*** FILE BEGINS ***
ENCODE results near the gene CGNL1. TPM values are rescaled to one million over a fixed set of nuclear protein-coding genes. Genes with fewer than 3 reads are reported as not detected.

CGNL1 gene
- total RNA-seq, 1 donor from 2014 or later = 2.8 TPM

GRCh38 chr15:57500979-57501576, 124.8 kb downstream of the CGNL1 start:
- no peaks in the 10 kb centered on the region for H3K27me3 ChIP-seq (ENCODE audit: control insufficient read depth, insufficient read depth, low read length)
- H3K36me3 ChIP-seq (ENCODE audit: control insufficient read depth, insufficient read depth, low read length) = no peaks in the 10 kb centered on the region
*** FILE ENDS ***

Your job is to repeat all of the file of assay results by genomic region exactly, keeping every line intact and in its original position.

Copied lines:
ENCODE results near the gene CGNL1. TPM values are rescaled to one million over a fixed set of nuclear protein-coding genes. Genes with fewer than 3 reads are reported as not detected.

CGNL1 gene
- total RNA-seq, 1 donor from 2014 or later = 2.8 TPM

GRCh38 chr15:57500979-57501576, 124.8 kb downstream of the CGNL1 start:
- no peaks in the 10 kb centered on the region for H3K27me3 ChIP-seq (ENCODE audit: control insufficient read depth, insufficient read depth, low read length)
- H3K36me3 ChIP-seq (ENCODE audit: control insufficient read depth, insufficient read depth, low read length) = no peaks in the 10 kb centered on the region